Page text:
North Carolina Sign / LesPalenik, ShutterstockA bill that terminates North Carolina’s electronics recycling law has made it through the state Senate, but it still faces significant hurdles.

The Associated Press reported earlier this week North Carolina’s Senate passed an annual regulatory reform bill, House Bill 169, by a vote of 30-15. In addition to numerous provisions outside the realm of e-scrap, the bill repeals the state’s manufacturer-funded electronics recycling program and landfill ban for select electronics.

The Senate had previously opted not to vote on the legislation.

However, the bill still must pass the House, and the leader of an environmental group in the state does not think that’s likely to happen.

“The House has indicated they are not enthusiastic about House Bill 169,” Molly Diggins, the director of the North Carolina chapter of the Sierra Club, said in an interview. She said the House has crafted its own omnibus bill, Senate Bill 303, that would keep the electronics recycling law and landfill ban intact.

Diggins noted the issue could come down to negotiations within the state legislature later this summer before the legislative session comes to a close. Typically, the state legislature adjourns in July or August, but sessions have extended all the way to September.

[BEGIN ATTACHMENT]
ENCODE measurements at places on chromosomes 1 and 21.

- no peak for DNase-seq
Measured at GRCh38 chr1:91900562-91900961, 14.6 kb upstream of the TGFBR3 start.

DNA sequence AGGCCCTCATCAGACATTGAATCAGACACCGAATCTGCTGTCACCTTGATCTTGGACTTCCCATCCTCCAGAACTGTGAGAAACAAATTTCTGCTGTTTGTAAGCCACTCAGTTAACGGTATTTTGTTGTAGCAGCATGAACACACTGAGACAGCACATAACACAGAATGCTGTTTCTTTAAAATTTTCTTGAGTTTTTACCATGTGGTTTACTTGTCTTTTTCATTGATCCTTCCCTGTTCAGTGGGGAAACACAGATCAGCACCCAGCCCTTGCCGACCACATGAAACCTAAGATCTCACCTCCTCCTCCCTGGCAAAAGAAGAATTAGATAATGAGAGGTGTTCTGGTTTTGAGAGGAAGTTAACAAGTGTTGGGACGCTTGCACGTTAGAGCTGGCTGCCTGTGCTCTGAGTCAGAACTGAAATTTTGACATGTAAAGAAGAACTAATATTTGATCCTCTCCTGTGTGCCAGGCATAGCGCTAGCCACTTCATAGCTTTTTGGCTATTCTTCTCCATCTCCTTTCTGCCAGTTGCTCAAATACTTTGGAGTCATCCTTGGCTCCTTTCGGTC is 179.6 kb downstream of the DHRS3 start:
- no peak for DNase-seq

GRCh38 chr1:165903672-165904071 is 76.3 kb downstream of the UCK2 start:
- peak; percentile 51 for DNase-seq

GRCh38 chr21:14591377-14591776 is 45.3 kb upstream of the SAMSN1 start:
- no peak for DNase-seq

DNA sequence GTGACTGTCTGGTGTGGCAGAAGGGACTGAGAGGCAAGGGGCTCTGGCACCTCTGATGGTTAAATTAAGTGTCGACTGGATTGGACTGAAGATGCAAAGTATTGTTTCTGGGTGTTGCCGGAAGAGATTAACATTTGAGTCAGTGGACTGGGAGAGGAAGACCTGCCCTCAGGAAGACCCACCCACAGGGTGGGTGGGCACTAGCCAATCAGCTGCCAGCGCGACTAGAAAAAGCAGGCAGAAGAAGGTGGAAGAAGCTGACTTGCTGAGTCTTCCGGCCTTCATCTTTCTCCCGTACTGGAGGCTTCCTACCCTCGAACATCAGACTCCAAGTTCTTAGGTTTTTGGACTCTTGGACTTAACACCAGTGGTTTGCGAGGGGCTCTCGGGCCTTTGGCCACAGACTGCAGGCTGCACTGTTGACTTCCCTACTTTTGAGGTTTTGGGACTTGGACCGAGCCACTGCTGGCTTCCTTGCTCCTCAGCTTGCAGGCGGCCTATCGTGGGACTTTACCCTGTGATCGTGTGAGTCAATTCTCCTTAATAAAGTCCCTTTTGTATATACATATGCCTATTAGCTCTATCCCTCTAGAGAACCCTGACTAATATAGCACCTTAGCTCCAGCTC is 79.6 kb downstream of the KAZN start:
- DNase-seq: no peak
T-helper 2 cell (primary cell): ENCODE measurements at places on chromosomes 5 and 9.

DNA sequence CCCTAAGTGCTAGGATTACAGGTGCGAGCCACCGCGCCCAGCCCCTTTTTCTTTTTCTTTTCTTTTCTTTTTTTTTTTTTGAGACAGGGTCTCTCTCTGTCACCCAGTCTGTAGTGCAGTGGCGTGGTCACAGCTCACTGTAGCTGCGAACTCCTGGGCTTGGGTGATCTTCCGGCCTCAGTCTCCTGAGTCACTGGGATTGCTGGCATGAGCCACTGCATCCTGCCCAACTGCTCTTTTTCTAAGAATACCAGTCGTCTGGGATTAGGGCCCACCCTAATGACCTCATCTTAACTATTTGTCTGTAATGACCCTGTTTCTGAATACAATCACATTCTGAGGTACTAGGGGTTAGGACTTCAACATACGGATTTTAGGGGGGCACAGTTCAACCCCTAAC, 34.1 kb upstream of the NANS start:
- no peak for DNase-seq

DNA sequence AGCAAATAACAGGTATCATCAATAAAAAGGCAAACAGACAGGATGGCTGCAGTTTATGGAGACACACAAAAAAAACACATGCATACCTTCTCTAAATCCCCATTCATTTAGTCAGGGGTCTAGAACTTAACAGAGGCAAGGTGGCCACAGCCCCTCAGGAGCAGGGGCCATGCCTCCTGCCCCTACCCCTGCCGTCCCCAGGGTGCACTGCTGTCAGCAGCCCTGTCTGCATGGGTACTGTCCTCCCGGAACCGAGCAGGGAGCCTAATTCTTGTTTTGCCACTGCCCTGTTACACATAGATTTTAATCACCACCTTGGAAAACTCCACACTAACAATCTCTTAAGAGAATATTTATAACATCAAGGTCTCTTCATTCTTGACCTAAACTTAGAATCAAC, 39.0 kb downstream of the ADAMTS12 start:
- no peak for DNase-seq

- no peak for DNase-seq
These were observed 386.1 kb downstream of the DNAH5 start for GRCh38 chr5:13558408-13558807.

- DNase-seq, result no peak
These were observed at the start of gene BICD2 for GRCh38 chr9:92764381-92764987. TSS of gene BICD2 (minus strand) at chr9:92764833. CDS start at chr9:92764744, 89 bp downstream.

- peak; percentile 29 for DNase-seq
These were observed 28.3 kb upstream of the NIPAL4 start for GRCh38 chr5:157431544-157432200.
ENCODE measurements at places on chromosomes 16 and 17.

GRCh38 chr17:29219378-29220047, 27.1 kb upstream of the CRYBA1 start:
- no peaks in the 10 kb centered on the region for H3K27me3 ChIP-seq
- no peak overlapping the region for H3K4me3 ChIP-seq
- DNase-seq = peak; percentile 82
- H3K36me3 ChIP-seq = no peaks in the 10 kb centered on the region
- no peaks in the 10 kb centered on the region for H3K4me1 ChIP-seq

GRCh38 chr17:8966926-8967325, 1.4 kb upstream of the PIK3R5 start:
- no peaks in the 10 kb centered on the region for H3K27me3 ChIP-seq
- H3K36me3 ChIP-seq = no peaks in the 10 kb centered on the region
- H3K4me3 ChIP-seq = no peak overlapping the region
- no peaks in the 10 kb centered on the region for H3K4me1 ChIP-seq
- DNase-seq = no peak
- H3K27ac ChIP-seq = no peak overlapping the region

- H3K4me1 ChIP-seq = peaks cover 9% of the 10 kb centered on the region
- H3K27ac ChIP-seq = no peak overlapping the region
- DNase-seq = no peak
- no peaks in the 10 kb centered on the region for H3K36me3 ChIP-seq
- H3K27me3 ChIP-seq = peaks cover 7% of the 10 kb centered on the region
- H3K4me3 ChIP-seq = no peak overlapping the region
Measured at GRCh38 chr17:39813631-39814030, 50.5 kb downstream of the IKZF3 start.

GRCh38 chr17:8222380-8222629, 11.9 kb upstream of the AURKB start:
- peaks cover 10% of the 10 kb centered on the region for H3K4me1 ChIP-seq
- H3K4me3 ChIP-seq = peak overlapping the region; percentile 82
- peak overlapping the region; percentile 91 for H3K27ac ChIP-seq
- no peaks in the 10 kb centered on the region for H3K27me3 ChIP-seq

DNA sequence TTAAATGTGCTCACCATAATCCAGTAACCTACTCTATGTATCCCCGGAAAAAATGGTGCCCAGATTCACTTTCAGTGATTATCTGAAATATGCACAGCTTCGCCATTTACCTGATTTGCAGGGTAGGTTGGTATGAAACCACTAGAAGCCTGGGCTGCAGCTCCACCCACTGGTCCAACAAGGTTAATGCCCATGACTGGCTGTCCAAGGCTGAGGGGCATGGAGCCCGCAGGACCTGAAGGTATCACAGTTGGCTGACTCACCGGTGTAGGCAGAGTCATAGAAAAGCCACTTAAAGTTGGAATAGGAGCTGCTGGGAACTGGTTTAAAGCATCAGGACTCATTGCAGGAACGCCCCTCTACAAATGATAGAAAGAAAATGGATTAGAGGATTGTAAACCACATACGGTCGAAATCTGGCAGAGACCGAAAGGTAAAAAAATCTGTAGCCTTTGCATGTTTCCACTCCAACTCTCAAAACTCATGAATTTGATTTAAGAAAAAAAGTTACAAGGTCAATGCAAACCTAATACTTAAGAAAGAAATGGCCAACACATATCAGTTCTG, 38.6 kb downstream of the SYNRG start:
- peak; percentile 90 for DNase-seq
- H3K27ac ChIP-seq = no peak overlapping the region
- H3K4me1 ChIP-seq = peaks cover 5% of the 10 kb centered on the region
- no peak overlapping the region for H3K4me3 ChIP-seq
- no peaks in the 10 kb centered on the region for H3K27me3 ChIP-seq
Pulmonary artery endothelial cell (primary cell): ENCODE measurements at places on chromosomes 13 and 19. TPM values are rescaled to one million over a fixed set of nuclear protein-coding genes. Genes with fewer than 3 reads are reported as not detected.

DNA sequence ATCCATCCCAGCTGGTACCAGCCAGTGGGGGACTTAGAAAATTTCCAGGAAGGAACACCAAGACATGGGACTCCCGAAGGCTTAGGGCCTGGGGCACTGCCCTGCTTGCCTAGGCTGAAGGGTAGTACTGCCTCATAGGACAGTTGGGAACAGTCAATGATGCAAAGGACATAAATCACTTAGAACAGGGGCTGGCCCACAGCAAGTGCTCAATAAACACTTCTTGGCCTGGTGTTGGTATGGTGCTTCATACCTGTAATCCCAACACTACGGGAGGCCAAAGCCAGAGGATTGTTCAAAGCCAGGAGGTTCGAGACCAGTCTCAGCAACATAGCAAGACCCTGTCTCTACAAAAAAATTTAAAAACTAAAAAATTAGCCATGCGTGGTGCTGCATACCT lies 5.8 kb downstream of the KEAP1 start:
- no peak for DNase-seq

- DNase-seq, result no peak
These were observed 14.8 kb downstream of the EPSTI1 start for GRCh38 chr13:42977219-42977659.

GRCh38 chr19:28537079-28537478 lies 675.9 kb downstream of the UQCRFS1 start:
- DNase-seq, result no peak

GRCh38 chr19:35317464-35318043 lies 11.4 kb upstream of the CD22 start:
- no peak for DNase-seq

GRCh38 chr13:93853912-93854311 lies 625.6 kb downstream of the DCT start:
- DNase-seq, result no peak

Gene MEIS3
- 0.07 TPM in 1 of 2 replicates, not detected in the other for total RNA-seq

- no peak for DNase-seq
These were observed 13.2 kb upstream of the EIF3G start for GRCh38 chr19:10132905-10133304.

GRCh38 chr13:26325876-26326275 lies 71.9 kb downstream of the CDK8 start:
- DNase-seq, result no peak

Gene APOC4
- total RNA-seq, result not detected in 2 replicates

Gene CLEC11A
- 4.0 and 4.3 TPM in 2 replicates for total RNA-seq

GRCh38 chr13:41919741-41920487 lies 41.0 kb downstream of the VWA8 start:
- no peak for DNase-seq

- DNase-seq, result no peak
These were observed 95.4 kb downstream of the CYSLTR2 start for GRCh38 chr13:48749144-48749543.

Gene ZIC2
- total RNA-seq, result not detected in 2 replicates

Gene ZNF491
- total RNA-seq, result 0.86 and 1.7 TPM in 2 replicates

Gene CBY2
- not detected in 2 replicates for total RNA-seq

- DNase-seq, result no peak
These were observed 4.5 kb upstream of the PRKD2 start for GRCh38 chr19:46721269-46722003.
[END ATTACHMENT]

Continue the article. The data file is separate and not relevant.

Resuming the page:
“When you get at the end of the session, you have proposals that are ‘must have’ for either chamber, and sometimes things get traded outside of their lane,” she said. “So you can have one chamber really wanting something and the other will let them have it if they get something in return. … Proposals become bargaining chips.”

Manufacturers, which are tasked with funding the program and its county-by-county grants, have been silent on the legislative debate. The Consumer Technology Association has retained the services of two lobbyists from the North Carolina-based firm Moore and Van Allen but reported no lobbying expenses during the first quarter of 2016.

Diggins acknowledged there have been particular challenges in handling CRT devices in North Carolina, but she also noted that CRTs represent “a segment of the waste stream that’s going away and it’s being replaced by a range of new electronic products that are best to keep out of the landfill.”

Stakeholders that have supported wiping out the program and landfill restrictions have argued too few recycling outlets exist to justify the laws.

A total of six companies, including well-known entities such as Dynamic Recycling and Electronic Recyclers International, are currently being used by state departments, state agencies and schools in North Carolina. Those companies and others also work with counties throughout the state that receive grants as part of the electronics recycling law.

North Carolina’s electronics law went into effect in 2010 and its landfall ban followed a year later. Last year, the program narrowly avoided being repealed.